Anyway onwards and upwards to the bakers. I entered looking like the Englishman abroad and uttered the word 'Bonjour' as one does, only to get the response 'Hullo, Monsieur'. I spoke French in my English way, whereas Madame spoke English in her French way. Just got me thinking a bit about culture and communication. As I'm holiday I won't go too far with this. I just need to learn not just to speak French but to 'speak' French in a french sort of way. Maybe a gallic shrug here and grunt there. Discover your 'inner Gaul' is the sub- title of a book I'm reading at the moment. Communication is obviously more than simply saying the right words.

Thursday, 29 July 2010

Randonnees en France

Day 1

Staying in a friends house in the depths of the French countryside near Limoges in the Hautes-Vienne. Rural, peaceful, warm - so time to wind down a bit. How hard is that!
Steve keeps chickens so a wander over the road to say hullo, next doors dog sitting in the window watching my every step, a stroll up to the boulangerie for 'le pain' (cakes to die for) and 'confit de canard' cooking in the slow cooker. Plus church bells, across the way, timed to ring morning, noon and night to remind the workers in the field to get up and go to work, have a break and then come home at night. Timed by satellite apparently - Belstar!? A mix of the 'ancienne et moderne'.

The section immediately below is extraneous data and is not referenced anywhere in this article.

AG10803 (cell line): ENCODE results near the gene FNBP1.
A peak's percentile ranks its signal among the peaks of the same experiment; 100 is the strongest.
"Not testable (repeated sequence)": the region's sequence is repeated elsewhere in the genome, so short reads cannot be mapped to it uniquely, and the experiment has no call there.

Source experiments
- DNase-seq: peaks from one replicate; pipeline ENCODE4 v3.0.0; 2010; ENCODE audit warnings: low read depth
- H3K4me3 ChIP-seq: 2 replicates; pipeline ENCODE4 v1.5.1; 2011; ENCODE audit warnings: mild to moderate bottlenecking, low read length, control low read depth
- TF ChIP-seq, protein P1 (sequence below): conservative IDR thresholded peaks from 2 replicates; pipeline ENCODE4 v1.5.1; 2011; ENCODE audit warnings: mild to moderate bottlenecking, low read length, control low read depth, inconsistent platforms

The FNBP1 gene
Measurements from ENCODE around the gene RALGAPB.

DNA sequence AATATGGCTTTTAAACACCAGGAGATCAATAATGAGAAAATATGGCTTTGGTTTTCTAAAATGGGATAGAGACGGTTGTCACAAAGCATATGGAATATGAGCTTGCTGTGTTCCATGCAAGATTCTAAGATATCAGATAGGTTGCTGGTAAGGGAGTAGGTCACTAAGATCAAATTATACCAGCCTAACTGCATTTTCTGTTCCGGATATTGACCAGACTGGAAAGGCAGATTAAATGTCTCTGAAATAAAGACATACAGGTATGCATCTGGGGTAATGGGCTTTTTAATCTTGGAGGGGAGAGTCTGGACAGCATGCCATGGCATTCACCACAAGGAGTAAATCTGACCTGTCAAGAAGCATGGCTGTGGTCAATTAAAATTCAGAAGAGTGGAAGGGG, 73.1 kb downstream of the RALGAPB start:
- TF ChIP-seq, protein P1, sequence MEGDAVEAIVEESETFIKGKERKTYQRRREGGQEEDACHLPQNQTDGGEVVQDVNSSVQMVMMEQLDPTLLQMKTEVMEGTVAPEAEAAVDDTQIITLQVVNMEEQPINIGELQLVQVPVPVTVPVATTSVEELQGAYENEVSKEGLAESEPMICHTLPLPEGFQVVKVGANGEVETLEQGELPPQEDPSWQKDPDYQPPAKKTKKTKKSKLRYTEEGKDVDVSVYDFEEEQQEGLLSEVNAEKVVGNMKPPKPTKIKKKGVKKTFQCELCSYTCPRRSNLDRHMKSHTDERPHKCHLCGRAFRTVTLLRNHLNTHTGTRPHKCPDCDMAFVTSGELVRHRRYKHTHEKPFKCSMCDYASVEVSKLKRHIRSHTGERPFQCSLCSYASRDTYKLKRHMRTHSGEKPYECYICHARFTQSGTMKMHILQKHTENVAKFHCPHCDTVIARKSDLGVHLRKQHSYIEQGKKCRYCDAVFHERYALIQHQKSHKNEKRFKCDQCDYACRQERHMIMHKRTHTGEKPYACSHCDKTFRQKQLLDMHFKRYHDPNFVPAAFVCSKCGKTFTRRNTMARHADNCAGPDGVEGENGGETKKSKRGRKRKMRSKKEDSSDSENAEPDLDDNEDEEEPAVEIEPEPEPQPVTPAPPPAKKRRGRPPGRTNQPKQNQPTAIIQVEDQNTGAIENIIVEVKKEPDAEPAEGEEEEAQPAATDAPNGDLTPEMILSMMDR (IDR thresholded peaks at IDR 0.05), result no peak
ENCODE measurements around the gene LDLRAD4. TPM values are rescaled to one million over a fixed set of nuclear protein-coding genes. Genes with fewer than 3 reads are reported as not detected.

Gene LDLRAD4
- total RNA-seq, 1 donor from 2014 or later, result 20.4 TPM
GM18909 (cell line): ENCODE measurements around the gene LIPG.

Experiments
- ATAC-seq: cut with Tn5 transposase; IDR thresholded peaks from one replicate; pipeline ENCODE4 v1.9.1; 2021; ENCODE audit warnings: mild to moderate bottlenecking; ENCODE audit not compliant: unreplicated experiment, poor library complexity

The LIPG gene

Sunday, 11 July 2010

A Father's legacy....

For some reason I started thinking about my father. He wasn't perfect, and as an imperfect father myself, I appreciate that now. Having preached this morning on the 'furious longing of God' and also remembered Tom Smail saying that his interest in the Fatherhood of God was shaped by the father he never knew, prompted me to simply consider what my Dad bequeathed to me.

Dad was an intelligent 'labour' person. He played the piano, he loved a breadth of music, he would build radios from scratch, he would work on various DIY projects, maintain a car, build furniture, develop a complex form system to feed his love of horse racing as well as having a 'clever' job, but not highly paid, inspecting the building of aircraft. I think he was extremely underrated by many of us, myself included and suspect the equivalent job today would be seen as extremely responsible and be better paid. 

What did my Dad give me?

A love and appreciation for music. He had a wide appreciation of music, especially music that as Natalie Wheen says has a 'good tune'. What a gift to pass onto your children. And as far as being a Vicar and worship leader who longs to see worship engaging people where they are, nothing does that to be honest, more than a good tune. I say this realising that a good tune is subjective. And that is something else I think he taught me - his tastes were very broad. I remember him bashing away on the old piano in the hall as the small council house was filled with the tunes of Beethoven, Addinnsell, Gershwin, Oscar Hammerstein, the Beatles, Procol Harum and then back to a bit of Bach. A good tune is a good tune in anybody's language and culture. He came to hear me lead and accompany a school production of Oliver, and his pride and joy at hearing me 'glissandoing' my way up and down the old ivories was a treasured memory that has stayed with me these past 35 years.